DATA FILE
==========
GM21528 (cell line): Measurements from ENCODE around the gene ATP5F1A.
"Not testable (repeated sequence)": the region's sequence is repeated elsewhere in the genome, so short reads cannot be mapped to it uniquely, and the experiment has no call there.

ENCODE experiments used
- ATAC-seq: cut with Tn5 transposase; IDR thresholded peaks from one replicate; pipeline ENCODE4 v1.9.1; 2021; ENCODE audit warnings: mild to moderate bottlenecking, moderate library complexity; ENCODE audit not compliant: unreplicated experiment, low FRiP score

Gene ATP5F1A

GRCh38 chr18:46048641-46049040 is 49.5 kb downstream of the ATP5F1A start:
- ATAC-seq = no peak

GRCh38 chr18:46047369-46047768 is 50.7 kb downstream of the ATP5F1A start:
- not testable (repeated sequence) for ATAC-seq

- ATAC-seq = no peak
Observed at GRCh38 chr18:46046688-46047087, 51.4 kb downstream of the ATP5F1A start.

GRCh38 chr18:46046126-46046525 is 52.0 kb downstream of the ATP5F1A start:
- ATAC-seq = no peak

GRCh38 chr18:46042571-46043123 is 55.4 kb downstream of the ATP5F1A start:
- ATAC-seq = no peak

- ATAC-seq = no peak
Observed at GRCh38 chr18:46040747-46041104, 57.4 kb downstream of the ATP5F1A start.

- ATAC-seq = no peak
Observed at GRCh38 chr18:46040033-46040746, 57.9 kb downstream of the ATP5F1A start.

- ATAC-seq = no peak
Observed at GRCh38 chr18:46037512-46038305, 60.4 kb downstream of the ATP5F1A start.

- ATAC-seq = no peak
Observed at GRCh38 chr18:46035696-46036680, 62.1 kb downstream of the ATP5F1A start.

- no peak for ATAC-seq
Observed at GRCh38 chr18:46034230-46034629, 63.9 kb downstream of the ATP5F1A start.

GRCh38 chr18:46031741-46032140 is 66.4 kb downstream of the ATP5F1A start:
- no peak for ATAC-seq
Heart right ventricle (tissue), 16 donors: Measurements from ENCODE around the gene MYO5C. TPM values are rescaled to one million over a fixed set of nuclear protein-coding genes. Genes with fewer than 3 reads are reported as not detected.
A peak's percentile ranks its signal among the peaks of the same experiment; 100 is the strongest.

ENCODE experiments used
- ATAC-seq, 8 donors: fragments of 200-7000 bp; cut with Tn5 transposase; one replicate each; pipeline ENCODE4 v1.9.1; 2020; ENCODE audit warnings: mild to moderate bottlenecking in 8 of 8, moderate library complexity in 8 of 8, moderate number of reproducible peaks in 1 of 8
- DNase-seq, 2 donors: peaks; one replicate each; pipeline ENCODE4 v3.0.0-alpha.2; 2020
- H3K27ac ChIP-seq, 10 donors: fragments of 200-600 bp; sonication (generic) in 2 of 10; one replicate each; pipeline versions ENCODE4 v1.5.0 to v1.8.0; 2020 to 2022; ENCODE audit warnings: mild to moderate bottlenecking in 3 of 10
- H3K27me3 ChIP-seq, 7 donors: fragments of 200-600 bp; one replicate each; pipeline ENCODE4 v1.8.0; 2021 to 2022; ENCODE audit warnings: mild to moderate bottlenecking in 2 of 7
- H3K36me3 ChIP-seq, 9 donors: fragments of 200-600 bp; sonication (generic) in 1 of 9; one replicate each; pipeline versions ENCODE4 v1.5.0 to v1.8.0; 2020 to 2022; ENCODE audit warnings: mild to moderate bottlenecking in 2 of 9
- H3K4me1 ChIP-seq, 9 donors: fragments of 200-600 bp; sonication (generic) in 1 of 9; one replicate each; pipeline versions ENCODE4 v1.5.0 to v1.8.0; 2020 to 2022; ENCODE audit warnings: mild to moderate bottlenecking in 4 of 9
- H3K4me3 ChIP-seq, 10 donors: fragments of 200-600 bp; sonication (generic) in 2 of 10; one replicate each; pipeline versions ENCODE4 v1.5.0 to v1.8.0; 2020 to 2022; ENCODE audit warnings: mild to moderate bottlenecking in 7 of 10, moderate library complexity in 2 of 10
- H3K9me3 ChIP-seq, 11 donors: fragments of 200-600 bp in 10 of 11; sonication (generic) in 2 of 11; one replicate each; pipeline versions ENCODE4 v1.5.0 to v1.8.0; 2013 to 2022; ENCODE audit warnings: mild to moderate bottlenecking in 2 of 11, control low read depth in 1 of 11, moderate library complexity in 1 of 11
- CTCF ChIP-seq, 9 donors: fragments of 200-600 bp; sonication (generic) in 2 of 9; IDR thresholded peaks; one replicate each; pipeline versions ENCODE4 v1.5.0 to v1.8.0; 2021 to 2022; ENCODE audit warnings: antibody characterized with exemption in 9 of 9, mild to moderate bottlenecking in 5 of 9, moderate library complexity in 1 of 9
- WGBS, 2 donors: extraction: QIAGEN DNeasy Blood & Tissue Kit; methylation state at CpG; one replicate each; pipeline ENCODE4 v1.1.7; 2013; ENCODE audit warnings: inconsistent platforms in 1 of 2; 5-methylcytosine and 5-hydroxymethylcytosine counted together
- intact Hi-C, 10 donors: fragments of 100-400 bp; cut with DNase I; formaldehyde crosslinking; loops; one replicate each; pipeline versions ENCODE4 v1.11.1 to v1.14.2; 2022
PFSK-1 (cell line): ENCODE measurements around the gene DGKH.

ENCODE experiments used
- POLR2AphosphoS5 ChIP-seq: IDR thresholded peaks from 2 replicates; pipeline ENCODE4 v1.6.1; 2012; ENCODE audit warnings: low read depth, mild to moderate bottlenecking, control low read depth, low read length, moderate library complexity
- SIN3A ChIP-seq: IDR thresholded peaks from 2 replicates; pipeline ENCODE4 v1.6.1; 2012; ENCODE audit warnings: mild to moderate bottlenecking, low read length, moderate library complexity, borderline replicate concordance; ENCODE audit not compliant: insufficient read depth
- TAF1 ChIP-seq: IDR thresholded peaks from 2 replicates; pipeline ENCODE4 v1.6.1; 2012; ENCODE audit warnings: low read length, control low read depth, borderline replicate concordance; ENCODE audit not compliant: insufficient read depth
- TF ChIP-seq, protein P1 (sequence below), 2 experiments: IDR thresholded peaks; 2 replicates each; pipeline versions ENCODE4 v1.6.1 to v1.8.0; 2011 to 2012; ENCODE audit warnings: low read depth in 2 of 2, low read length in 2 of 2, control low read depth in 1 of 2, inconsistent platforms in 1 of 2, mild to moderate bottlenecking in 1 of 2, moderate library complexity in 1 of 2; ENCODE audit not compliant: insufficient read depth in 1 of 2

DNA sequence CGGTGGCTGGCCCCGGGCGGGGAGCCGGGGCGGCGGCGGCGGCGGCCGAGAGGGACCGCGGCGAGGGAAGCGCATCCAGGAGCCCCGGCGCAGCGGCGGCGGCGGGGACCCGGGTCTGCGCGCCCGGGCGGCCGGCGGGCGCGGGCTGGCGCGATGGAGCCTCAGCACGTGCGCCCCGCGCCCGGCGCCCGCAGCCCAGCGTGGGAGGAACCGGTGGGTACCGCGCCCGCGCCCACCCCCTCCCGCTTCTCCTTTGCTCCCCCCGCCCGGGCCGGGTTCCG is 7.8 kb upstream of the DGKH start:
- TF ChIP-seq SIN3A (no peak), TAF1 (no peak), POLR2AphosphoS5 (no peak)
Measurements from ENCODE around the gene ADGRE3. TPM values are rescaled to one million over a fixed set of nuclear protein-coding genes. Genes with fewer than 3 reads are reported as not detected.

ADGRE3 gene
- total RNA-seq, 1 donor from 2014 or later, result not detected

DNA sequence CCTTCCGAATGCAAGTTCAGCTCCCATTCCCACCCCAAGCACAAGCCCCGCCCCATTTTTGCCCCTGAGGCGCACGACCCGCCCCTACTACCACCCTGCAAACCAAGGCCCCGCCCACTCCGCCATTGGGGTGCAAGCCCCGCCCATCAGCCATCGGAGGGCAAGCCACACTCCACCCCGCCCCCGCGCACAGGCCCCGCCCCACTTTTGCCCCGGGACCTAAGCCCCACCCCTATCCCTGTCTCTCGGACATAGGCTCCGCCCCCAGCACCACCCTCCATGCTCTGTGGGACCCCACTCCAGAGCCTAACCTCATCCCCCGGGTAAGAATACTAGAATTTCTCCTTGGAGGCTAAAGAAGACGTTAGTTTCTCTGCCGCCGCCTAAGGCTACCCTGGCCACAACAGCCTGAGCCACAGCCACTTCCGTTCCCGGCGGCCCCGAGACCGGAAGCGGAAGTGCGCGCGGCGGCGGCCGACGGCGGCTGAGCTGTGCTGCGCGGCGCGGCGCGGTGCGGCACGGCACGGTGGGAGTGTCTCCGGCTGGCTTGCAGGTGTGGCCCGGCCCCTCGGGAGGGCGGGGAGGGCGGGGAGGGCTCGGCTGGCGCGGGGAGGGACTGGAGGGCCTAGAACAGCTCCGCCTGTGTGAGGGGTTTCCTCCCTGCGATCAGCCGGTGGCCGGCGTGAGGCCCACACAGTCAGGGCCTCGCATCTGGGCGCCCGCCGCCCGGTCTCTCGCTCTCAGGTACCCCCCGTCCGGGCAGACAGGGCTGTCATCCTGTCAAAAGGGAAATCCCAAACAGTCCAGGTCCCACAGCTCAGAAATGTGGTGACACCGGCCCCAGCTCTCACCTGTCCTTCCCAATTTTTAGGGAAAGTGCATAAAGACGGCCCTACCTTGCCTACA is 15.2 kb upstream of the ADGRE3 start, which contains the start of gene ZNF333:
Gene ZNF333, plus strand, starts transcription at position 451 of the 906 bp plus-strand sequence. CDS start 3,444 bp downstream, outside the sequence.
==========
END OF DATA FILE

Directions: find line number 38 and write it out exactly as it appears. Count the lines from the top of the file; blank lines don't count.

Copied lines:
- H3K9me3 ChIP-seq, 11 donors: fragments of 200-600 bp in 10 of 11; sonication (generic) in 2 of 11; one replicate each; pipeline versions ENCODE4 v1.5.0 to v1.8.0; 2013 to 2022; ENCODE audit warnings: mild to moderate bottlenecking in 2 of 11, control low read depth in 1 of 11, moderate library complexity in 1 of 11